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The Application of Spiritual Love in the World Religions

Rev. Jakob Merchant

03/09/2013

 

Over the centuries, religions have disagreed and fought over many of their beliefs. However, within all the diversity, there is also a common factor to all of the major world religions and that is the emphasis on love. This love, however, is fundamentally different than the personal or romantic love that is commonly known in Western society as relationships. Each of the major religions contains teachings on love and how to practice love in daily life, among those are the practices of worship, self-sacrifice, surrender as well as unrestricted unconditional love to all.

The first step in understanding the application of spiritual love is to understand what spiritual love actually is. Spiritual Love is fundamentally different than romantic or sexual love. Even though the essence of love is always the same, its expression can differ in many ways. The most significant difference between spiritual love and personal love has to do with attachments as well as conditions that are put on loving a person. In a traditional (personal) Love relationship, the conditions on loving the other person are based on how the other person behaves as well as the conditions of not leaving the person. In Spiritual love however, love is not limited to a specific person or its behavior. Love is shared freely with anybody and is not limited to romance or sexuality. The difference of the two forms of Love can be found in the great religious treatises. The Upanishads, for example state: “verily, a wife is not dear, that you may love the wife; but that you may love the Self, therefore a wife is dear.” (Müller). This Love is practiced in all of the religions in many ways, among them a form of worship.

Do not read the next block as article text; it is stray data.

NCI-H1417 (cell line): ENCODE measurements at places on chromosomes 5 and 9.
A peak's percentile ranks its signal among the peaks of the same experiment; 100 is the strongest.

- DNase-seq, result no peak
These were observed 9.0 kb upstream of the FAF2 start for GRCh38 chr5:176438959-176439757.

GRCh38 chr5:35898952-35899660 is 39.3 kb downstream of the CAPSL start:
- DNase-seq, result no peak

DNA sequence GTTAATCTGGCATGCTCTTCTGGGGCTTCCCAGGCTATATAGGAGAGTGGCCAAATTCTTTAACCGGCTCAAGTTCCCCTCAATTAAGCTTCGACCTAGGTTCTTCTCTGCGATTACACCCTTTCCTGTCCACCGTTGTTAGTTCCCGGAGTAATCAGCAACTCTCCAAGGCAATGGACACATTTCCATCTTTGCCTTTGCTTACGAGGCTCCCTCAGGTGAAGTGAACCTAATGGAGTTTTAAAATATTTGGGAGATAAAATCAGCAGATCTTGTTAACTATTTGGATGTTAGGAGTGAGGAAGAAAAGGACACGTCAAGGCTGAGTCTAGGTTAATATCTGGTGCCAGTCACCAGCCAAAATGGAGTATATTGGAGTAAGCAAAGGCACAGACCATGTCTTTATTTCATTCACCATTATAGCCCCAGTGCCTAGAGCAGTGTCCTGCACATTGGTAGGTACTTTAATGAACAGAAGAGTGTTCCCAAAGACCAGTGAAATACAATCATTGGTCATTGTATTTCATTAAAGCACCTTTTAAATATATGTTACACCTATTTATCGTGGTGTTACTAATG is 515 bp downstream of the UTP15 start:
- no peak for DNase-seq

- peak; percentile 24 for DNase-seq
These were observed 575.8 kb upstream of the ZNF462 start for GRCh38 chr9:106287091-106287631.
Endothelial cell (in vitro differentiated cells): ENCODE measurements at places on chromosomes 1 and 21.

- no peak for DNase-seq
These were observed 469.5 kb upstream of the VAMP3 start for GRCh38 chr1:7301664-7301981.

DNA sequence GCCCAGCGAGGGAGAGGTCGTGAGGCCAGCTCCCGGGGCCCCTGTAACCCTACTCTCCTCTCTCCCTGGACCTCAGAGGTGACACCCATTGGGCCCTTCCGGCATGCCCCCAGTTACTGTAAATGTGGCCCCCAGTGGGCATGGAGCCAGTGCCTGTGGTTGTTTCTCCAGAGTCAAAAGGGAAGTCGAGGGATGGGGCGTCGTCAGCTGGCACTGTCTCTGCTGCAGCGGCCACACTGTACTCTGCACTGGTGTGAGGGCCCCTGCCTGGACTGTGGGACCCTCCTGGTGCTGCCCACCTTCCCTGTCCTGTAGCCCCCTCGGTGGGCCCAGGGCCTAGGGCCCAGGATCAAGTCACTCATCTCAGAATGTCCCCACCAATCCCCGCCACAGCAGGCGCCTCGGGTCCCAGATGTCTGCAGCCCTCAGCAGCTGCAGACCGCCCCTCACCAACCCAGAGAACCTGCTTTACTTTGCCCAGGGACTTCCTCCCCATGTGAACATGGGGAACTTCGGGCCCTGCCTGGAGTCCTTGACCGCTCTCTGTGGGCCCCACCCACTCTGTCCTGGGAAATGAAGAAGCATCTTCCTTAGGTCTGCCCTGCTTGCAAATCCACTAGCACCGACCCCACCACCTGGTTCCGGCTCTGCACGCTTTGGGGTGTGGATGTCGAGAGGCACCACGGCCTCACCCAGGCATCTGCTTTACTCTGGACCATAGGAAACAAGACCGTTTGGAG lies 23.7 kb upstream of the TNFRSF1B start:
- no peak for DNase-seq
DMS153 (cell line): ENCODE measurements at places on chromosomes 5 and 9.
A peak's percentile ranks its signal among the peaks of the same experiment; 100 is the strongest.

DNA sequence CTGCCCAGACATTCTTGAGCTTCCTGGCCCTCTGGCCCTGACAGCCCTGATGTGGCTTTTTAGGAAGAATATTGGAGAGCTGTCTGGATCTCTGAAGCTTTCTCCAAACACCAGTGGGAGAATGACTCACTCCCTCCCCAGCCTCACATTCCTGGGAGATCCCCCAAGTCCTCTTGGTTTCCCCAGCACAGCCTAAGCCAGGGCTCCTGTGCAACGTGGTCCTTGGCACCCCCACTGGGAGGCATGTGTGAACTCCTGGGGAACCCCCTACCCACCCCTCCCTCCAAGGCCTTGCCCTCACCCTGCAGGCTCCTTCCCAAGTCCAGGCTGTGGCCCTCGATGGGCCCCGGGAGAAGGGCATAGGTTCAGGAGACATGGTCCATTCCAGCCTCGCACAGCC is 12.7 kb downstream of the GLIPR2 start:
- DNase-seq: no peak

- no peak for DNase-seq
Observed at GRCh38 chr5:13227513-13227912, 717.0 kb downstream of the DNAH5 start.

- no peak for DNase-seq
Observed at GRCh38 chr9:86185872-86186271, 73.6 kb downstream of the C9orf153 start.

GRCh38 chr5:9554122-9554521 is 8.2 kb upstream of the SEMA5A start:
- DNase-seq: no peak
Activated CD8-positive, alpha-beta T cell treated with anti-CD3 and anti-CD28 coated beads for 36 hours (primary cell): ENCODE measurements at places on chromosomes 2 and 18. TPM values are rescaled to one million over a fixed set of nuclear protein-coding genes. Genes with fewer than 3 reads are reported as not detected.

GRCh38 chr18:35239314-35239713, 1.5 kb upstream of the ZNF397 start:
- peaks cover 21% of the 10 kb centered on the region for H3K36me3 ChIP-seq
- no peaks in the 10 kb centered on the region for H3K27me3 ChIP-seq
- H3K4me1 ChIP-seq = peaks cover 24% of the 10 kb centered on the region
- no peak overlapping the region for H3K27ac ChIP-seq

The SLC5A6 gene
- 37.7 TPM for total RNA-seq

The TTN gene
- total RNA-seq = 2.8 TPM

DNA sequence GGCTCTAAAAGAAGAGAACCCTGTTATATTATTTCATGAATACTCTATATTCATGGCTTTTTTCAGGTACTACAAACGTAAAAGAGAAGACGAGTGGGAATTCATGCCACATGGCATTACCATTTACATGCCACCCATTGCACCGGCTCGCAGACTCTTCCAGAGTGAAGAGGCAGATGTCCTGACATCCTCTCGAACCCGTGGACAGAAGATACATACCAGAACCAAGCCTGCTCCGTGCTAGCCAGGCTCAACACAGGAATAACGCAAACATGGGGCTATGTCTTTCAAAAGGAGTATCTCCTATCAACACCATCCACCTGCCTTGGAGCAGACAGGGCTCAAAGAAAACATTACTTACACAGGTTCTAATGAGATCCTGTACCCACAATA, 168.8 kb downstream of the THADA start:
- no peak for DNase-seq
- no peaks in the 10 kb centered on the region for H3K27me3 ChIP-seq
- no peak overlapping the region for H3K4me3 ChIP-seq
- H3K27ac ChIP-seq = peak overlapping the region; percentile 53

Worship is an expression of Love, in the form of devotion and is common in all of the world religions in one way or the other. Worship in traditional Christianity is often seen as a Sunday morning liturgical experience. What many are not realizing however is that worship is a devotional supplication and that which one worships, one eventually becomes. Dr. David R. Hawkins states that “The act of worship is an entreaty and invitation to these higher energies for assistance in one’s spiritual endeavor” (Hawkins). Worship of love means that one eventually becomes that very love. Hinduism believes this to be the highest form of spiritual practice: “The Supreme Personality of Godhead said: Those who fix their minds on my personal form and are always engaged in worshiping me with great and transcendental faith are considered by me to be most perfect” (Shrimad Bagavad Gita). Hinduism hence teaches that worship is not only important, but is considered a quality from somebody who is “most perfect” and that the love for God should increase to a point where one’s mind is fixed always on God. This same approach of continuously fixing one’s mind on Divinity as a form of worship can also be found in the Sufi practice of remembrance. The concept here is that Divinity is already all that exists, but people have forgotten this truth and need to now remember. The common Sufi practice of remembrance is to repeat a phrase that is translated by the Sufis as “Other than God there is nothing. God alone exists” (Berke). This ultimate form of worship, where one is focusing on Divinity in all that exists is also found in Christianity, especially in its aspects of selfless service.

Another expression of Love within the worlds religion is the self-sacrifice of selfless service.  Jesus Christ stated that “Whatever you do to the least of my breathren you do it to me” (The Bible).Jesus Christ was very explicit that service to others becomes service directly towards Divinity. On this level of practicing selfless service, similar to worship on its highest level, the one who is served is always Divinity. Mother Teresa is  one example of Christian selfless service. Mother Teresa said that she was not serving the poor, but merely Jesus in disguise (Desmond). Hinduism has a similar notion in that “The Supreme Lord said, to give up the results of all activities is called renunciation by the wise. And that state is called the renounced order of life by great learned men.” (Srimad Bagavad Gita). Buddhism emphasizes that all actions have karmic consequences and hence “Even gods praise the monk who lives a pure life of selfless service.” (Fronsdal). As selfless service requires a relinquishment of one’s own personal gain, ultimately this self-sacrifice requires also a sacrifice of personal will.